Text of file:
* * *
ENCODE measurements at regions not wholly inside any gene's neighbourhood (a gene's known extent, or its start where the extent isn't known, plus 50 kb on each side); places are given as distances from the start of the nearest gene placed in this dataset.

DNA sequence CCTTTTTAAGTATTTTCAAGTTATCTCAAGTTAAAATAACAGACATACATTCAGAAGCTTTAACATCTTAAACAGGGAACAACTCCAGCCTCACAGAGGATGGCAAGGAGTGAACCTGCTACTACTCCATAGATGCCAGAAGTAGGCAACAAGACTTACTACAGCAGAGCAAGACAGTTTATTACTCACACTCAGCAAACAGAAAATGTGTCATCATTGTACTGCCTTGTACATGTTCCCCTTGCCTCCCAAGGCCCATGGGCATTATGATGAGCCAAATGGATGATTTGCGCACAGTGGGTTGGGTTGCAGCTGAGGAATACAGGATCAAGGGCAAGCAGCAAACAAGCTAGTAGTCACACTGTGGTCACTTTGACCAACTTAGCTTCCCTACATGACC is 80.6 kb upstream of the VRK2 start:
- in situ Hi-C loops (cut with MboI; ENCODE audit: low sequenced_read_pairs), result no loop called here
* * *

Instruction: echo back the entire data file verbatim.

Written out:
ENCODE measurements at regions not wholly inside any gene's neighbourhood (a gene's known extent, or its start where the extent isn't known, plus 50 kb on each side); places are given as distances from the start of the nearest gene placed in this dataset.

DNA sequence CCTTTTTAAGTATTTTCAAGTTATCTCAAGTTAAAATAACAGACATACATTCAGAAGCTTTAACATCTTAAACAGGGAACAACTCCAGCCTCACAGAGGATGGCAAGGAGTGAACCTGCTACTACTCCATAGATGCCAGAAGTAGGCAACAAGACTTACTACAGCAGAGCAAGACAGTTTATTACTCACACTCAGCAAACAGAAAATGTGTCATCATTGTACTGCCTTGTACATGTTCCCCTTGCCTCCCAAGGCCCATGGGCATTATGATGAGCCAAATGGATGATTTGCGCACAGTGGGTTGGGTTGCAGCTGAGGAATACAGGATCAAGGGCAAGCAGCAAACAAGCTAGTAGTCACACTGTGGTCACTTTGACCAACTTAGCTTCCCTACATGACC is 80.6 kb upstream of the VRK2 start:
- in situ Hi-C loops (cut with MboI; ENCODE audit: low sequenced_read_pairs), result no loop called here